What an ending to a stellar high school career for Jake Browning.
The senior quarterback, who will enroll at Washington in January after graduating this month, threw six touchdown passes to give him a national record-tying 91 this season and increase his career total to a national record 229 as Folsom routed Oceanside, 68-7, in the CIF Division I state bowl game Friday night at StubHub Center.
"Yeah, I'm surprised at the score because they're a great team but we got pressure with our front four and my offensive line did a great job," said Browning, who completed 27 of 34 throws for 445 yards and scored Folsom's first touchdown on a four-yard run. "This was our goal from the beginning of the season and this is probably our best game of the season. I don't know how to describe it."
It was the most points Oceanside (14-1) has ever allowed.
After spotting the Pirates a 7-0 lead, Folsom scored six unanswered touchdowns in the first half to build an insurmountable 41-7 lead. Northern California swept Friday's doubleheader, which drew an attendance of 5,113. The Bulldogs (16-0) scored more points than any team in state bowl history and the second-most points ever scored in a season for any team in the nation with 915.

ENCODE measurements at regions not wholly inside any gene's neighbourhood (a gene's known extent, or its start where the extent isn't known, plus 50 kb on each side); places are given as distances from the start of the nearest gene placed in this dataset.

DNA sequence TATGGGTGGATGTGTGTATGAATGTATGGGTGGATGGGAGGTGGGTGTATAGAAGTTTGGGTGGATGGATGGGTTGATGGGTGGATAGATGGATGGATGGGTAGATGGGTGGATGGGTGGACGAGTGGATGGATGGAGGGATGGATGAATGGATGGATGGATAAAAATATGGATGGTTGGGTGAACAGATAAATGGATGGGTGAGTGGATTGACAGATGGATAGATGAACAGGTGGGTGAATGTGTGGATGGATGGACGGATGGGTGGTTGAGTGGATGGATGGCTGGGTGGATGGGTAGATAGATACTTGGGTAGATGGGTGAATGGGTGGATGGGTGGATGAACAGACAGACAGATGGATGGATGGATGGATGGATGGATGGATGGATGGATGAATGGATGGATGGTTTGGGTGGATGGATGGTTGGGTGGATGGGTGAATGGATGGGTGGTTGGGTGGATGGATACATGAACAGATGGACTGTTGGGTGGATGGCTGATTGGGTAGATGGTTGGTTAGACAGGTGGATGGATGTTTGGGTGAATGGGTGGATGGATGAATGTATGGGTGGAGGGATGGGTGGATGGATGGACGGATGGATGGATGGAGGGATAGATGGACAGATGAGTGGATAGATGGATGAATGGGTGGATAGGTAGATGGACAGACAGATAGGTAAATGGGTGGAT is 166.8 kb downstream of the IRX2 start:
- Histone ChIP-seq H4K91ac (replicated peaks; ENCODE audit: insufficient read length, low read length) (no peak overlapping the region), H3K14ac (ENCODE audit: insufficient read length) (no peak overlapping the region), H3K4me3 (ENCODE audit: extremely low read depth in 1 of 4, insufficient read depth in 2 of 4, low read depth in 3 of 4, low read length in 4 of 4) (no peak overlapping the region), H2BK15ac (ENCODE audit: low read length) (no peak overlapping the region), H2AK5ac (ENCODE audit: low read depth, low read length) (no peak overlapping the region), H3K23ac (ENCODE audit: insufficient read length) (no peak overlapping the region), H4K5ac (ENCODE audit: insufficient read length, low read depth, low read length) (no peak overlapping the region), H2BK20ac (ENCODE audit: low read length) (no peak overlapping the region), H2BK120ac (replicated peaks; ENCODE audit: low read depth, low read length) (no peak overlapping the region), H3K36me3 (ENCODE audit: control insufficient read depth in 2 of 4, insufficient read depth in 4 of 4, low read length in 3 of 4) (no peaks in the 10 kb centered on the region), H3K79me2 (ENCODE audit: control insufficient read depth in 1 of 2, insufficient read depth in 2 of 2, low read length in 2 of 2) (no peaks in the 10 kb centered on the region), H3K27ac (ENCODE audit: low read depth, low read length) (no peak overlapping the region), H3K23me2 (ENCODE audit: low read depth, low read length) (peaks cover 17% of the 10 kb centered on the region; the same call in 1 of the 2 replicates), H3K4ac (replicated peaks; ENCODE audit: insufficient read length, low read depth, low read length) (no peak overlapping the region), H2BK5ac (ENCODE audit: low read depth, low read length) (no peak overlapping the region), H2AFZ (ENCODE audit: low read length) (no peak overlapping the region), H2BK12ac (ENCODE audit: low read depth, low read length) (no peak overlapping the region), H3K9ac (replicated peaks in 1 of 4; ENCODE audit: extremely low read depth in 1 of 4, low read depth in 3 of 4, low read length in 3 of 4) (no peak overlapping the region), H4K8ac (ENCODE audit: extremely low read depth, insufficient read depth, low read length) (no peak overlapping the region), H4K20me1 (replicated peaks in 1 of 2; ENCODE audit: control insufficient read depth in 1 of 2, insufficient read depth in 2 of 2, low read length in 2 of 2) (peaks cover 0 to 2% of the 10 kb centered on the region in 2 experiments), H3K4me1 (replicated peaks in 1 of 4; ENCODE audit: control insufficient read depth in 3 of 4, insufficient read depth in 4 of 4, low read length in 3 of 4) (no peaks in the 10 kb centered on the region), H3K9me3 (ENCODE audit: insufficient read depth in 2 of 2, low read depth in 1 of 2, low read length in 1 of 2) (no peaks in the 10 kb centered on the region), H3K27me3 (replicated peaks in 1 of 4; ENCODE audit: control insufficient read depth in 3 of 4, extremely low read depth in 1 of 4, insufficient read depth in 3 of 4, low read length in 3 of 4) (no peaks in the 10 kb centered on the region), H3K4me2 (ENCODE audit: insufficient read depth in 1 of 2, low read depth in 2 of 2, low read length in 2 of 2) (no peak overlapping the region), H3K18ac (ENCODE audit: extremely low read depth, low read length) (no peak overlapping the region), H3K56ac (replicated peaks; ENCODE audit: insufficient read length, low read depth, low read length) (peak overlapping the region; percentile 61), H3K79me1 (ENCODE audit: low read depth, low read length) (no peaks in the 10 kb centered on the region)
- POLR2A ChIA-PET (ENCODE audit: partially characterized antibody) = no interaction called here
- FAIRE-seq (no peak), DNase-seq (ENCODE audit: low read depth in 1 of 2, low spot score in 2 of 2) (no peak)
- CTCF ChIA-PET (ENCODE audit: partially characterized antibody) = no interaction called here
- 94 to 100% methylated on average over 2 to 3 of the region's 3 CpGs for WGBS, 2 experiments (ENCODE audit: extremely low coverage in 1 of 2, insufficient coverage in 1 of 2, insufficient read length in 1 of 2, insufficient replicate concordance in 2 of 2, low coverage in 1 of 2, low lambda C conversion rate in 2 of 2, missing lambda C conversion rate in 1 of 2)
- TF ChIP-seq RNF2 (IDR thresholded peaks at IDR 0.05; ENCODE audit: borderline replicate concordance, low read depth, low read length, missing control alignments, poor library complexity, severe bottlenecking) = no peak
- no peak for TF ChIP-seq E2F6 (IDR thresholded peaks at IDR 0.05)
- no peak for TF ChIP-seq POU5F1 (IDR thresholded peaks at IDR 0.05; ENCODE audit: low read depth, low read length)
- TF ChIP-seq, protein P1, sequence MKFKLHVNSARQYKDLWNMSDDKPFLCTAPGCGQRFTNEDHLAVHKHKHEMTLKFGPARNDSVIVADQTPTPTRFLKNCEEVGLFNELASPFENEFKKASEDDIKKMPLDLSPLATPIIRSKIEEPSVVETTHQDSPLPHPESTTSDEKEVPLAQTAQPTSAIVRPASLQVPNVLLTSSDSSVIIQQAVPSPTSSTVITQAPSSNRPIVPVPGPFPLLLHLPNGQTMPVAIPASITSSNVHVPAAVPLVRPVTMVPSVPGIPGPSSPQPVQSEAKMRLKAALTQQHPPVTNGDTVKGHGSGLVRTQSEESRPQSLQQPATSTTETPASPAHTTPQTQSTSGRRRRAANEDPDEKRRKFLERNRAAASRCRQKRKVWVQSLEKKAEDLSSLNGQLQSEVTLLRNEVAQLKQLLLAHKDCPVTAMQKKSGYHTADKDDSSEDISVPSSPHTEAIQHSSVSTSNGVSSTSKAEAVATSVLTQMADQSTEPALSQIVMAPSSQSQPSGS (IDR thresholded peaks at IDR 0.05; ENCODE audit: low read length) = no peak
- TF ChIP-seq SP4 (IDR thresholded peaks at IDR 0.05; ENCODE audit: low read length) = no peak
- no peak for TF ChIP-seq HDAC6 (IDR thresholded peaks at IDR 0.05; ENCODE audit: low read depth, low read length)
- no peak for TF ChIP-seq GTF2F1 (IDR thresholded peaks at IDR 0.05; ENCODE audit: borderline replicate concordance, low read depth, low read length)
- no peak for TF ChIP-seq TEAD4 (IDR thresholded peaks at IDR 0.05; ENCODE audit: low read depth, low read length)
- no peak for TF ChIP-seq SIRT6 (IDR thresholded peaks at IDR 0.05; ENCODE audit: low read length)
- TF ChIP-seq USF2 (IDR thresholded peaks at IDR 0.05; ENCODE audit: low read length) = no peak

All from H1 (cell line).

"We started kind of slow, but once we start going we don't stop," said senior running back-linebacker Sam Whittingham. "We watched hours upon hours of tape to prepare. There's no better feeling than winning a state championship."
Browning spread his touchdowns to six different receivers. Jake Jeffrey caught eight passes for 99 yards and one touchdown, Josiah Deguara had six receptions for 82 yards and one touchdown, Cole Thompson had four catches for 66 yards and one touchdown and Tre Green added four catches for 62 yards and one score.
Matthew Romero completed 15 of 26 passes for 166 yards, with one interception, and scored the Pirates' only touchdown on an eight-yard run.
Asked if he wished his team could play Concord De La Salle, Browning was diplomatic: "I don't make the rules but I hope they beat Centennial and represent the north."